If this were all Carl Builder had done, it would have explained a great deal, but there is more to this book than some specific insight that left to itself might be interesting but not all that significant. In addition, the author spent some time describing what he means by strategy and by analysis and then shows how each service's self image affects its style of doing strategy and doing analysis. Finally, Builder tries to wrap up his understanding of these matters by reviewing the implications for national military planning and the prospects of change.

Something that makes this book all the more remarkable is that Builder, writing in 1989, just as the Soviet Union was coming to pieces, was able to see that the Army had already been repeatedly tasked with carrying out styles of war that really did not follow the 1944/45 triumph of the nation in arms narrative. He foresaw that this would continue to be the case and that the other two services would continue in their role of offering necessary support without having to question either of their fundamental self conceptions. He could not, of course, have predicted the unending war in the Islamic world of the "all-volunteer" force, but the challenge that has created for the Army's self conception would certainly be of no surprise to anyone using this work as a guide.

In many ways, Builder so correctly captured today's reality from the perspective of 25 years ago. Close air support is still an orphan in the Air Force as it tries to shed the A10 force. Minesweeping is still the lowest status job in the Navy and the aircraft carrier is still king even though debate is allowed on the subject. Engineers and civil action assets are still undervalued in the Army. The tension between Special Operations and line combat arms in the Army goes on. He also made clear that in the final analysis, it was going to be the Army and its commitment to ground based action that would actually define American commitment to military activity. The best example of that after the writing of this book was in the Balkan wars where the use of or credible threat of ground force action was the factor that forces the Serbs to consent to the dismemberment of Yugoslavia.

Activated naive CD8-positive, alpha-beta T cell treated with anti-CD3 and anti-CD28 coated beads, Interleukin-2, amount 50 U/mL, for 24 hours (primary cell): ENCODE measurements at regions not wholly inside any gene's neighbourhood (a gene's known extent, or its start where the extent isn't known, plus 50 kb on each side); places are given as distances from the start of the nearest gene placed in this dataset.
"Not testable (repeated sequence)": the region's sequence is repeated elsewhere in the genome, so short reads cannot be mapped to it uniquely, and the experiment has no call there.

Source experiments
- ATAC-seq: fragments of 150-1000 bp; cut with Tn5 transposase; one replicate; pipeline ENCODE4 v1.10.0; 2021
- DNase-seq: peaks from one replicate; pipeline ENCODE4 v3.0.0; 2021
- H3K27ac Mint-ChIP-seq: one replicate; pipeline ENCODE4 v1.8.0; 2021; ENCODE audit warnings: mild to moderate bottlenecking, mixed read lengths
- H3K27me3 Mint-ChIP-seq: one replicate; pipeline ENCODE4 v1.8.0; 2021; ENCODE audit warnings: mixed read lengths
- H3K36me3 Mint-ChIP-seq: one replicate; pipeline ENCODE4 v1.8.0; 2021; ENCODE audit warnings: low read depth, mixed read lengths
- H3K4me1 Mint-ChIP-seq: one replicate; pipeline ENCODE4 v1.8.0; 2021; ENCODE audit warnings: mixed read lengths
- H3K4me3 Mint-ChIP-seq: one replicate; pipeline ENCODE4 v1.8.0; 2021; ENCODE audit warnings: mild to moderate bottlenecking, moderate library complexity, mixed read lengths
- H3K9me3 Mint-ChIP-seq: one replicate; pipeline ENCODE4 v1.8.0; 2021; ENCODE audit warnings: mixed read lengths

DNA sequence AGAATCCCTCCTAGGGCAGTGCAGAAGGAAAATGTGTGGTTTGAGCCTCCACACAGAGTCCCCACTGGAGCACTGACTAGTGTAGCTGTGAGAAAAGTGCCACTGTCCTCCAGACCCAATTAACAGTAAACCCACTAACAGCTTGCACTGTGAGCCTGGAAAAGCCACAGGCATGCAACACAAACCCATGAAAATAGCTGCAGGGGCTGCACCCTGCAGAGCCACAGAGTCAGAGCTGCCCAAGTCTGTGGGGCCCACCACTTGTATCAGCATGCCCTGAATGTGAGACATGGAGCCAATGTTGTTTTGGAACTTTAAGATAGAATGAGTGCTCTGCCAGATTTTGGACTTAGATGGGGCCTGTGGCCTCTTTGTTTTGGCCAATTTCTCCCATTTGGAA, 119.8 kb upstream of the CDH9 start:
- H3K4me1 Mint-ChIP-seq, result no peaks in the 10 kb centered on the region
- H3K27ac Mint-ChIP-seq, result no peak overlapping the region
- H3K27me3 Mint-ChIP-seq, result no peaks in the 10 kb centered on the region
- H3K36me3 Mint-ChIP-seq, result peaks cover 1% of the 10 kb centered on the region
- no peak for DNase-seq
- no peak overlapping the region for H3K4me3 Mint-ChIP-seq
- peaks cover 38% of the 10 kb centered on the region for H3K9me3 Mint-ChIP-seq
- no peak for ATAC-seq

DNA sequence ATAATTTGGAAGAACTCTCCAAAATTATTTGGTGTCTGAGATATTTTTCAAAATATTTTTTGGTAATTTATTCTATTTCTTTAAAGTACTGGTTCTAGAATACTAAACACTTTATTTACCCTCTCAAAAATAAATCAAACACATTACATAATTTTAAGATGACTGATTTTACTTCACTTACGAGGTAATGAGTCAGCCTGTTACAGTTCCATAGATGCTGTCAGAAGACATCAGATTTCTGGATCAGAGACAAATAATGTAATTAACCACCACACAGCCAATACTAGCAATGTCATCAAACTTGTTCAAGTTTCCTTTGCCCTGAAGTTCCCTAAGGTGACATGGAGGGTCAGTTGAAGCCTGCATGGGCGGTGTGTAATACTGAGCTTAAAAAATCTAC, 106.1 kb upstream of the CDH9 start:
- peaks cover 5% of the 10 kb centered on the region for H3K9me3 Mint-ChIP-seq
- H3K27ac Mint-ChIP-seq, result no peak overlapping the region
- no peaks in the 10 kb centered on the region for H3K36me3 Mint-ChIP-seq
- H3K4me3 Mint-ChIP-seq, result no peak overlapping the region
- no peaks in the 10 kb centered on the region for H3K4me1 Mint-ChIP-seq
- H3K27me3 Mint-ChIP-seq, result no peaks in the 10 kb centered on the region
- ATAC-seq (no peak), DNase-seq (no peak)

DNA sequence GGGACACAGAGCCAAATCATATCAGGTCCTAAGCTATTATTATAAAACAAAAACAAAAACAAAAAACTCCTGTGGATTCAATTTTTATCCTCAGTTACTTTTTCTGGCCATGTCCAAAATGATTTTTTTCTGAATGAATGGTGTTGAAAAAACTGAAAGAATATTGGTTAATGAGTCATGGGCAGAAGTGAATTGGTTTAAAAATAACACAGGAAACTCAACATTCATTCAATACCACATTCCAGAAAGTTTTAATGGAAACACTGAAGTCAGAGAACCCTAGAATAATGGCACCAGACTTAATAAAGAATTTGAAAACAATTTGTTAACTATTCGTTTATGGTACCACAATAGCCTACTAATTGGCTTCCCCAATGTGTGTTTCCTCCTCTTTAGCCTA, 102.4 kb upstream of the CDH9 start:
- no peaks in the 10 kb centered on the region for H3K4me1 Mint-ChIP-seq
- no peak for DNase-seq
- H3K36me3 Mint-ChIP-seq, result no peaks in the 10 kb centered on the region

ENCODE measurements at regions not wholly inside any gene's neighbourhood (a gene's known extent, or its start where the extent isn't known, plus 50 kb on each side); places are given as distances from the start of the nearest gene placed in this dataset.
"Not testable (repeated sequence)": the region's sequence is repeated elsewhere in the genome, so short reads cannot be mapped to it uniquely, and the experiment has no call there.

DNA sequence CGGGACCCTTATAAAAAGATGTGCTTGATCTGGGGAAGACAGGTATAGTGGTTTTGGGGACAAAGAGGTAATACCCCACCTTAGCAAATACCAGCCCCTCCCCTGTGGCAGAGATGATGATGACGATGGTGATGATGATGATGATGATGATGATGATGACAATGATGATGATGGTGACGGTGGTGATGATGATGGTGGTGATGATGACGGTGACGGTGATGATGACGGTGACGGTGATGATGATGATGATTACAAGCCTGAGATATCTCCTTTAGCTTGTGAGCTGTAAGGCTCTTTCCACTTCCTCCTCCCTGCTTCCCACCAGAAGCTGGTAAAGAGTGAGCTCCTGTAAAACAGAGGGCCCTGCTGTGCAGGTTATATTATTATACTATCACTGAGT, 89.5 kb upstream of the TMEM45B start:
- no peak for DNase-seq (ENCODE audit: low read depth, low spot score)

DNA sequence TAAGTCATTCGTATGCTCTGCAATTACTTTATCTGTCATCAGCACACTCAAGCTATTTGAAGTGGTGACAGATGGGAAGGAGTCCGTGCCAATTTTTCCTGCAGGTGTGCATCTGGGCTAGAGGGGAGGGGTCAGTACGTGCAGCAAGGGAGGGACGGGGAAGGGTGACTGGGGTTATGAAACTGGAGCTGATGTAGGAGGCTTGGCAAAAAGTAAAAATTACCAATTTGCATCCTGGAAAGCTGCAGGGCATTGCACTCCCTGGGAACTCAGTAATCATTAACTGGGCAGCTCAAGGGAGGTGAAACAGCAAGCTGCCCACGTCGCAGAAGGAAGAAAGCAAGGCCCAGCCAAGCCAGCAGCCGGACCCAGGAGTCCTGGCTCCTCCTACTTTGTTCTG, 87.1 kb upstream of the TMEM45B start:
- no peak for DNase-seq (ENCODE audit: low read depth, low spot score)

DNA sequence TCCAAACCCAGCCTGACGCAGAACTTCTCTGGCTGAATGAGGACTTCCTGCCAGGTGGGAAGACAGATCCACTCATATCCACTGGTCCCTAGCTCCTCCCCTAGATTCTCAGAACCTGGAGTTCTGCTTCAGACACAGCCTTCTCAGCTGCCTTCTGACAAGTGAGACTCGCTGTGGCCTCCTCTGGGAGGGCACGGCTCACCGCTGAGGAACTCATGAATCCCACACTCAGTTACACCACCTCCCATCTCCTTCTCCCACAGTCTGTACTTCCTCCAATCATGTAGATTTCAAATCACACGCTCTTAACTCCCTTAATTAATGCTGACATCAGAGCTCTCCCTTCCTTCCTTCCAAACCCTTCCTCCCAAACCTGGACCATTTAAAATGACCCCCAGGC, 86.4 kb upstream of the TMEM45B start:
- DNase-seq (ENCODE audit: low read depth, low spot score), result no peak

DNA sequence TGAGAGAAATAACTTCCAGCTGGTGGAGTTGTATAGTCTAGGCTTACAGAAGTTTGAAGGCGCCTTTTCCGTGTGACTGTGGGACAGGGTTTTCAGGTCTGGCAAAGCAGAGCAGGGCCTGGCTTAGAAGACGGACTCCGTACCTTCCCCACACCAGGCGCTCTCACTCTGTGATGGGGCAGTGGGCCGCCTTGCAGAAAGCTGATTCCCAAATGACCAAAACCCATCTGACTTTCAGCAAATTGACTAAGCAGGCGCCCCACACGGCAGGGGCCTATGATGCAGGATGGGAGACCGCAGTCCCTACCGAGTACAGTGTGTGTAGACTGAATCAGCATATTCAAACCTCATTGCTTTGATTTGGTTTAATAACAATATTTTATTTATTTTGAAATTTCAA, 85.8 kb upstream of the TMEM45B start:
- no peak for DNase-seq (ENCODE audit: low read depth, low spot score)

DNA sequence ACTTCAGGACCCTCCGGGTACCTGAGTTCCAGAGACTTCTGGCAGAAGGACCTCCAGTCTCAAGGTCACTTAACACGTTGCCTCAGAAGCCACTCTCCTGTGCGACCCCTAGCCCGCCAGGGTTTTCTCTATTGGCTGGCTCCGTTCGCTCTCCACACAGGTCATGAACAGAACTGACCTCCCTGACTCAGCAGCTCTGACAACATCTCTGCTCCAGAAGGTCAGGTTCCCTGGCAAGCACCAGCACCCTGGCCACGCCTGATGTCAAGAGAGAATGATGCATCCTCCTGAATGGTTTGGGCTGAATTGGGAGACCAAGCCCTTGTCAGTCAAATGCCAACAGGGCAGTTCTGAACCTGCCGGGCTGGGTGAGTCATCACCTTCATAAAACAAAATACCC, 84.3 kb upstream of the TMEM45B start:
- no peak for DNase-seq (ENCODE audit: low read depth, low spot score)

I think Builder really had the point of view that the personnel of the services were good and well meaning people but quite constrained by the necessarily strong internal cultures and cultural assumptions he identified. It is perhaps unfortunate that he used the word "toys" to describe the machinery of combat that each service employs, though he did try to explain he did not mean it as disrespectfully as it sounds.

In the end, this book could seem discouraging to potential military reformers but Builder wanted to make the point that change had to be worked through the culture as it really existed, taking truly into account the fundamental and different self images of the services. From this point of view this work is of quite significant value. Many books are out there about our military and what is wrong with it and what needs to change. Reading this book should provide a better perspective on all the others.
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on October 10, 2016
The book showed up on time and appeared to be like new. However, the binding completely fell apart on its first reading. I'm not at all rough on books, and this is the first time I've experienced it. However, it may be due to the age of the book.
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on March 26, 2013
Seminal book on this topic
-it is what you would expect it to be - somewhat dry and academic, but well written and worth a look
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on December 4, 2013
A must read for the professional. I bought 5 of them for some folks who work for me. The material is timeless. Seminal Work.
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on December 14, 2014
good price; shipped quickly.